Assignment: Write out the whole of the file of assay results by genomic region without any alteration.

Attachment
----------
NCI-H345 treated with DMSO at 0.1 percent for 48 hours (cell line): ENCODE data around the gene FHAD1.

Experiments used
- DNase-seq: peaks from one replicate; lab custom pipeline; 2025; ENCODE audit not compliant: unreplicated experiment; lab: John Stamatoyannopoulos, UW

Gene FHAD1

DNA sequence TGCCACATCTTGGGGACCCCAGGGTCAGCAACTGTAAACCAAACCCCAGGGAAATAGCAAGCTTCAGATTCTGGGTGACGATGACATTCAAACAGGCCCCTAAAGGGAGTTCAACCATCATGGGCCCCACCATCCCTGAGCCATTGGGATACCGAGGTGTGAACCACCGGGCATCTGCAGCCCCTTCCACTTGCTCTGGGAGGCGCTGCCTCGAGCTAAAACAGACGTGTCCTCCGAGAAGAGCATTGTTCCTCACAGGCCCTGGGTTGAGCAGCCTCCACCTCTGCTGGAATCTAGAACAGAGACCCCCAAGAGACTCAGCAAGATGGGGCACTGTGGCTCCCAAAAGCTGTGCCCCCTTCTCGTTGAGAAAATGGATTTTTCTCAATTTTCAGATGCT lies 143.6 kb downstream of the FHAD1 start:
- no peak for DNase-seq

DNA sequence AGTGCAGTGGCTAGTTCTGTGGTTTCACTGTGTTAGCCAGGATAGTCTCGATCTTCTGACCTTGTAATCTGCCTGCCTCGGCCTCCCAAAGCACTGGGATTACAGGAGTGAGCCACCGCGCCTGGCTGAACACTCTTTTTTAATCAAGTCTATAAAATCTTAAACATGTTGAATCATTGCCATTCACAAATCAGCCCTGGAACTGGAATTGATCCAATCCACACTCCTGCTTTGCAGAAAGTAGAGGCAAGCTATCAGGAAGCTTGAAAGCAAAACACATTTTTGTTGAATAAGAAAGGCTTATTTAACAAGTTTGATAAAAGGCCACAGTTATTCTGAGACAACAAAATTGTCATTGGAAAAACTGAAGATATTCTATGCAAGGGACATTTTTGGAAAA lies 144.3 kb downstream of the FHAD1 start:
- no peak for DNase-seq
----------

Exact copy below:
NCI-H345 treated with DMSO at 0.1 percent for 48 hours (cell line): ENCODE data around the gene FHAD1.

Experiments used
- DNase-seq: peaks from one replicate; lab custom pipeline; 2025; ENCODE audit not compliant: unreplicated experiment; lab: John Stamatoyannopoulos, UW

Gene FHAD1

DNA sequence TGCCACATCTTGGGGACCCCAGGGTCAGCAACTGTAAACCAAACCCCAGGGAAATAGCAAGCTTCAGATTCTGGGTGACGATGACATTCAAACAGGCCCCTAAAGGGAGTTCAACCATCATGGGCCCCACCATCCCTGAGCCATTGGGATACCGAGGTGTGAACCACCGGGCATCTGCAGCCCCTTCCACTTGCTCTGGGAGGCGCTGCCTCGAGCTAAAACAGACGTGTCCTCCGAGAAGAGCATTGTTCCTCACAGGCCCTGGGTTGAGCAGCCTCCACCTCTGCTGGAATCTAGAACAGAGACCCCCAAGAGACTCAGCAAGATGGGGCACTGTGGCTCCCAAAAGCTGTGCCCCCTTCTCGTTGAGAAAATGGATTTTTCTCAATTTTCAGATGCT lies 143.6 kb downstream of the FHAD1 start:
- no peak for DNase-seq

DNA sequence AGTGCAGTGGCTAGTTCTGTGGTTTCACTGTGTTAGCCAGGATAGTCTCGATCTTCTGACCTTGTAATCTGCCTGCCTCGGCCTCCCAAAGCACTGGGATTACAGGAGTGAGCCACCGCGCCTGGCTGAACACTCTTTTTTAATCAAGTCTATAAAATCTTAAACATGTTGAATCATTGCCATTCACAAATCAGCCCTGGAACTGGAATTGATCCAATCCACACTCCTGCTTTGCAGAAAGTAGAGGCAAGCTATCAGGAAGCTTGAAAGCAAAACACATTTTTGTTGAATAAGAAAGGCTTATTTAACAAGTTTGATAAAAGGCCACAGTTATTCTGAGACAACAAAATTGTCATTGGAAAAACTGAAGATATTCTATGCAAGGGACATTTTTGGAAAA lies 144.3 kb downstream of the FHAD1 start:
- no peak for DNase-seq